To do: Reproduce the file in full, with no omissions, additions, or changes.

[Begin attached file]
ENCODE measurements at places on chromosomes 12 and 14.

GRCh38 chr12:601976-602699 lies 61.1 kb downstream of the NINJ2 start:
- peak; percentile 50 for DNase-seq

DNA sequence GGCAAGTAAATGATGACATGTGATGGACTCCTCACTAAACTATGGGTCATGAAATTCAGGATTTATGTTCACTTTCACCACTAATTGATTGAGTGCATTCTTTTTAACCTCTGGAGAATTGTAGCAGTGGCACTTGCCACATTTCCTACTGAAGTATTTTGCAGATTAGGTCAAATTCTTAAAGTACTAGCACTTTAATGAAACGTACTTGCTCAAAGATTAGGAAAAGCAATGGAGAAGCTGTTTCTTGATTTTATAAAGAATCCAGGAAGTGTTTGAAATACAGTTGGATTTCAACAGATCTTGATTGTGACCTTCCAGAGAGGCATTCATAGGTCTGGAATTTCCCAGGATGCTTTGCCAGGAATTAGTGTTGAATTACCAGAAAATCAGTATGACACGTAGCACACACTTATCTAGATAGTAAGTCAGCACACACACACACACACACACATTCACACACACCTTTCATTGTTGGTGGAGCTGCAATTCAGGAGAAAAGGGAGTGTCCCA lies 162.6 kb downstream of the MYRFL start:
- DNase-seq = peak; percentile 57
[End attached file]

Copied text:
ENCODE measurements at places on chromosomes 12 and 14.

GRCh38 chr12:601976-602699 lies 61.1 kb downstream of the NINJ2 start:
- peak; percentile 50 for DNase-seq

DNA sequence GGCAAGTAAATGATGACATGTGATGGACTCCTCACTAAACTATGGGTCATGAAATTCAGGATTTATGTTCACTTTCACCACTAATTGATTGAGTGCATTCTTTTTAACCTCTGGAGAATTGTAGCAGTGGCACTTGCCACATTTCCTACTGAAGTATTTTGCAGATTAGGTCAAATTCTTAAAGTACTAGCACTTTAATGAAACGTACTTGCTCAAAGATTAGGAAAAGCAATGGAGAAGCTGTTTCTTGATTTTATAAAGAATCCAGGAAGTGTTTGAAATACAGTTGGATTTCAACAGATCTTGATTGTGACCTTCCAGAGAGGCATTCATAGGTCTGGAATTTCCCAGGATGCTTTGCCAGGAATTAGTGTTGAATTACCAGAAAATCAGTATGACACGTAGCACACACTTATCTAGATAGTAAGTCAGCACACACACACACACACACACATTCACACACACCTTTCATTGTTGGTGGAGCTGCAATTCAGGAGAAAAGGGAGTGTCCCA lies 162.6 kb downstream of the MYRFL start:
- DNase-seq = peak; percentile 57